Judy Dunaway - Balloon Music (1998)

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DIODE SNORTER
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Judy Dunaway - Balloon Music (1998)

Post by DIODE SNORTER »

Judy Dunaway - Balloon Music (1998)
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Of all the strange, loud, unique and terrifying sounds I've come across over the years, this one might take the cake. Ladies and Gentlemen, this album is, without a doubt, the most insane thing I've heard in recent memory. I think that's mostly because I simply haven’t had an album blindside me this hard in such a long time.


I thought I was going to be in for a unique, goofy little curiosity: an album entirely predicated upon the idea of ordinary latex balloons used as musical instruments. And that’s exactly what I got… initially. The opening “Piece For Solo Tenor Balloon” is a bit of an endurance test at well over eight minutes long, yet it's impossible to listen to without at least cracking a smile: it sounds exactly as ridiculous as one may think, so ridiculous that one can't help but laugh at it. Even so, I also couldn't help but appreciate what must've been an impressive degree of technical skill that went into performing this piece, despite ultimately being in service to a ludicrous concept.


This is when things took a turn...


Whereas "Piece For Solo Tenor Balloon" was a more or less unbroken composition, “Bluebird” (its immediate successor) comprises of several short bursts of balloon noises repeated and looped at irregular intervals. I've heard countless releases of cutup noise before this that I thought sounded similar, though I figured it was just another impressive display of technique: only later did I learn the source material for this track (provided by Ms. Dunaway) was processed and ultimately composed by none other than Yasunao Tone via his signature ‘prepared CDs’ technique. The surprising escalation of Balloon Music makes more sense in hindsight now given this bit of trivia, but I had no idea this was the case until after I had finished the album: I thought this was going to be Ms. Dunaway's solo show from start to finish.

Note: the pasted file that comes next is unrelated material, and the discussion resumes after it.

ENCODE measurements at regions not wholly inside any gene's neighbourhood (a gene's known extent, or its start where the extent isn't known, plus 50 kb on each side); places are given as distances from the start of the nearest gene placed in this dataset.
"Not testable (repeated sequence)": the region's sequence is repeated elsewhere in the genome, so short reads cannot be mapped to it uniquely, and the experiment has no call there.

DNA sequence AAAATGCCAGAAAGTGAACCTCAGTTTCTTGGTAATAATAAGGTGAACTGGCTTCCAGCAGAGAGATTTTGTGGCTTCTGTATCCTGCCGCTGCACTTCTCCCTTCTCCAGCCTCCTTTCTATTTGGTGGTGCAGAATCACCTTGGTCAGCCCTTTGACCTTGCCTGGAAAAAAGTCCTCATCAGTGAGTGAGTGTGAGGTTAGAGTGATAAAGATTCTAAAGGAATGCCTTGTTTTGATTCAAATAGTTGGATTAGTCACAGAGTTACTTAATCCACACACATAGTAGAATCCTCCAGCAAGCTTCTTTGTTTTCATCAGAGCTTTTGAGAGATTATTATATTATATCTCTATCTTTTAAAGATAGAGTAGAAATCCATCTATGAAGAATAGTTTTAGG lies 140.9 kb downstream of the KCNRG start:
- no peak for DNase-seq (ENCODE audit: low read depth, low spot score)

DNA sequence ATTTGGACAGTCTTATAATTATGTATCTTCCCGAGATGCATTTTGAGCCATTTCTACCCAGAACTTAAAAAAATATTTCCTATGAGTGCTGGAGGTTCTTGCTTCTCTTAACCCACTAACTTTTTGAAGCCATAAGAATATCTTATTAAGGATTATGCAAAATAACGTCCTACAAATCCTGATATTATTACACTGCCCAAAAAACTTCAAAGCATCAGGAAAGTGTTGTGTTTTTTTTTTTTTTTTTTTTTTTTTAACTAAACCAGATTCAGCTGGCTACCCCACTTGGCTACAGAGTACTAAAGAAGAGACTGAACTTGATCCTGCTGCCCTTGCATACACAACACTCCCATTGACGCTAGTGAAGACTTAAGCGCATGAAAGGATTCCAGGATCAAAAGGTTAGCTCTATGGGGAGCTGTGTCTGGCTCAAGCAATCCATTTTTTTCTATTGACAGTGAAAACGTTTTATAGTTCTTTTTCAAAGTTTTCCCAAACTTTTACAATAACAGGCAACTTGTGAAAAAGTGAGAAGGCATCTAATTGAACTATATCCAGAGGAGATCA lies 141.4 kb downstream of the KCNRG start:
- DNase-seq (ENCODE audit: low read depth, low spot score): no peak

The following track “Everybody Loves Somebody Sometime” is plainly hilarious... for the first few minutes. It's prime fodder for a good 'joke' music playlist—right alongside the 'greatest hits' for kazoo—but did it need to be thirteen minutes long? I think not.


The next track is where this album truly becomes unhinged: friends, this is the point where I was caught off guard. Here I thought I was in for another half hour or so of pretentious, intermittently amusing ballads played on a blatantly non-musical instrument; superfluous yet fun... and then "Champagne In Mexico City - Fragment Set #1" annihilated all preconceptions. After the first half hour or so of hearing this drivel played [mostly] straight, the last thing I expected to hear was a straight-up harsh noise track, and a damn good one at that. This piece is partially credited to a guy by the name of Dan Evans Farkas, and it's this point I must ask, sincerely: has anyone heard of this man? His discogs page is suspiciously under-populated by a handful of assorted credits for various movies and TV shows, but little else. I’ve been a part of this whole noise/experimental music subculture for well over fifteen years now, and I don’t think I’ve ever seen his name pop up once, a fact so stunning to me I simply refuse to believe it. Truthfully, I’m surprised this album hasn’t been brought up either, especially given the implied innuendo of the subject matter, a comparison Ms. Dunaway herself alludes to in the album’s liner notes: how this hasn’t been on anyone’s radar, especially for the kinds of noise folk who focus heavily on the paraphilic/fetishistic aspects of the genre, is baffling to me.